thing that I’ve ever experienced as a child.

Back in Arizona
I had been a very social kid. Here I found myself not only in an alien
environment, void of all things dear and familiar, but also shunned by my
fellow children for no good reason. School became a complete Hell on Earth.
Spending time alone despite being surrounded by others was a hard thing for me
to deal with. As time wore on, though, an odd thing began to happen … I
started getting used to it.

A vivid memory of this time has me riding around on my
bicycle with nothing to do, and at one point I just let the bicycle fall over
and I didn’t get up. It was at a corner, in some long grass, and I was just
sprawled there and staring up into the sky. For months the loneliness had been
like an oppressive weight, but as I stared into the endless blue above me I
embraced that feeling, sought the center of it and let it consume me, and then
I conquered it. I incorporated it into myself.

A station wagon drove up and stopped, and a lady was
looking at me in alarm, and she made her kid roll down his window. “Do you
need help?” she had her kid ask me. I shook my head and said,
“No.” The woman looked angry, mad that I wasn’t hurt. She drove
quickly away, and for a moment I felt a bit of shame for scaring her, but then
again, I remember thinking that it was her problem, not mine.

Another thing I remember vividly was my dad letting me
stay up all night watching NASA space reports, and staying home from school so
I could see Neil Armstrong hopping around on the moon. It was all in black and
white and the pictures were fuzzy. The moment Armstrong stepped into that
freezing dust I saw my first computer graphics; ugly block letters spelling out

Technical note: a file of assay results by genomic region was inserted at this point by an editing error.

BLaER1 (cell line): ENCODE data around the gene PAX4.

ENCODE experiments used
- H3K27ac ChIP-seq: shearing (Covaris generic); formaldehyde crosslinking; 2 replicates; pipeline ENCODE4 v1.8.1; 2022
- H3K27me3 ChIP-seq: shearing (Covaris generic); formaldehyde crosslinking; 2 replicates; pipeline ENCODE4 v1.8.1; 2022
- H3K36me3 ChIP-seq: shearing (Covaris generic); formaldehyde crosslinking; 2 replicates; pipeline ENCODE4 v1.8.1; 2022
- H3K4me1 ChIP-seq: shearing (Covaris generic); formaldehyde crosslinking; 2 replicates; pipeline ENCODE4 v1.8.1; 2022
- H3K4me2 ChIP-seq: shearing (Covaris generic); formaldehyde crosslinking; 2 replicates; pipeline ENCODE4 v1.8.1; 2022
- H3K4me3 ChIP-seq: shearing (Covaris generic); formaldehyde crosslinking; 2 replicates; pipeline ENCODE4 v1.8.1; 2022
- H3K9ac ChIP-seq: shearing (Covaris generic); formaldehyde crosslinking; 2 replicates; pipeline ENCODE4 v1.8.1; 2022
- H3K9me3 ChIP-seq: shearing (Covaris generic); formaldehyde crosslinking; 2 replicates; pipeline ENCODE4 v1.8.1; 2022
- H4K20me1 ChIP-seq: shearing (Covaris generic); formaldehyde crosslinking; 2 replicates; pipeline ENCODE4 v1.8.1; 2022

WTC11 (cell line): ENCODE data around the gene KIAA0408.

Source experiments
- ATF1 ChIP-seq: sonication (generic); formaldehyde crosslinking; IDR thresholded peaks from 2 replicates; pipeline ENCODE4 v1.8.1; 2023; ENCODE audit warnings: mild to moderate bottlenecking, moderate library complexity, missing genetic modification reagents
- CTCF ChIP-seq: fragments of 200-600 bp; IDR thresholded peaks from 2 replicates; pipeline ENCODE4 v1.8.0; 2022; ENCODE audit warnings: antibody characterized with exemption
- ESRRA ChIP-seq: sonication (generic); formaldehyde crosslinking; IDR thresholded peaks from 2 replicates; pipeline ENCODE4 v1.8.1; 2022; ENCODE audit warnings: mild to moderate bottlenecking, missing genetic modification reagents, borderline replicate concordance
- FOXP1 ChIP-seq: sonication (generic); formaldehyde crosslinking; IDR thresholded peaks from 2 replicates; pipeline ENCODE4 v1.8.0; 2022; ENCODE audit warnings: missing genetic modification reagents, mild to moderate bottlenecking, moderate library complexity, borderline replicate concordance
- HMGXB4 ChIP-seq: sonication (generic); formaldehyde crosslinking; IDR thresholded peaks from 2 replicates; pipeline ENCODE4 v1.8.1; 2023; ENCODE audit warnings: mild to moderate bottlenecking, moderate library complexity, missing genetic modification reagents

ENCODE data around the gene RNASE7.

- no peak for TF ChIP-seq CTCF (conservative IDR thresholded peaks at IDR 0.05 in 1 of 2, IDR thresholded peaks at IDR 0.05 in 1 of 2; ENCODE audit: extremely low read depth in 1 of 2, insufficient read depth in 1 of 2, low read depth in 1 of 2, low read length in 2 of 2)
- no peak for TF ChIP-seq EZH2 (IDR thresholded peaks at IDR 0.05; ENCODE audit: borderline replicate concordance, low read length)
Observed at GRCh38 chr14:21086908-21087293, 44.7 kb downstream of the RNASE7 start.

“MAN ON MOON.” My dad, a science fiction reader and space fanatic,
was ecstatic. As his son I was ecstatic by proxy. I knew it was a big deal, but
not really how big. I tried to share the experience with other kids at school,
but continued getting the cold shoulder.

There was a big art project we were all working on, each
of us having chosen a bird and was expected to draw it as lifelike as possible.
I really dove into it, because I’d chosen a bird that represented my old home:
A roadrunner. I worked on that thing night and day, in class and at home. When
I turned it in the teacher gave me an A+ and it was hung on the classroom door
for all to see. This didn’t help my standing with the other kids — it
made it somehow worse.

I started doing a lot more creative things, drawing
pictures and writing little stories. I invented my own paper airplane designs.
I discovered there were new types of creatures to catch and study, as I had
started finding tree frogs and salamanders. The loneliness was still there but
I was dealing with it, and discovering more about myself.  Had I not gone though this lonely time, I’d
be a completely different person right now. I think this is where the seeds
were planted that eventually turned me into a writer.

It wasn’t quite a year before we moved out of that big
old house. Dad moved to another division of the company over in Stockton, the heart of California’s central valley, and when we
moved it was into a new duplex on the edge of town. There were lizards and snakes
to be caught, and lots of friends to be made. Life was much better. I was happy
again.

Years later, though, when I think back to the “good
old days” of childhood, it’s not California
that comes to mind. It’s the deserts of Arizona.
I guess in my heart I’ll always be a desert rat.

Advertisements

4 thoughts on “Moving To California

  1. Wow – Bob’s parents seem (even now as I have some understanding of what those coins may have been worth) to have had no sense of perspective and proportion when it comes to kids.  😦

  2. amazing how parents can misplace blame and never imagine their own kids MIGHT be at fault? I had that happen with my daughter… I’m glad I was aware and stood up for her and cleared up the situation, but some parents still clung to their misgivings.

Leave a Reply

Fill in your details below or click an icon to log in:

WordPress.com Logo

You are commenting using your WordPress.com account. Log Out / Change )

Twitter picture

You are commenting using your Twitter account. Log Out / Change )

Facebook photo

You are commenting using your Facebook account. Log Out / Change )

Google+ photo

You are commenting using your Google+ account. Log Out / Change )

Connecting to %s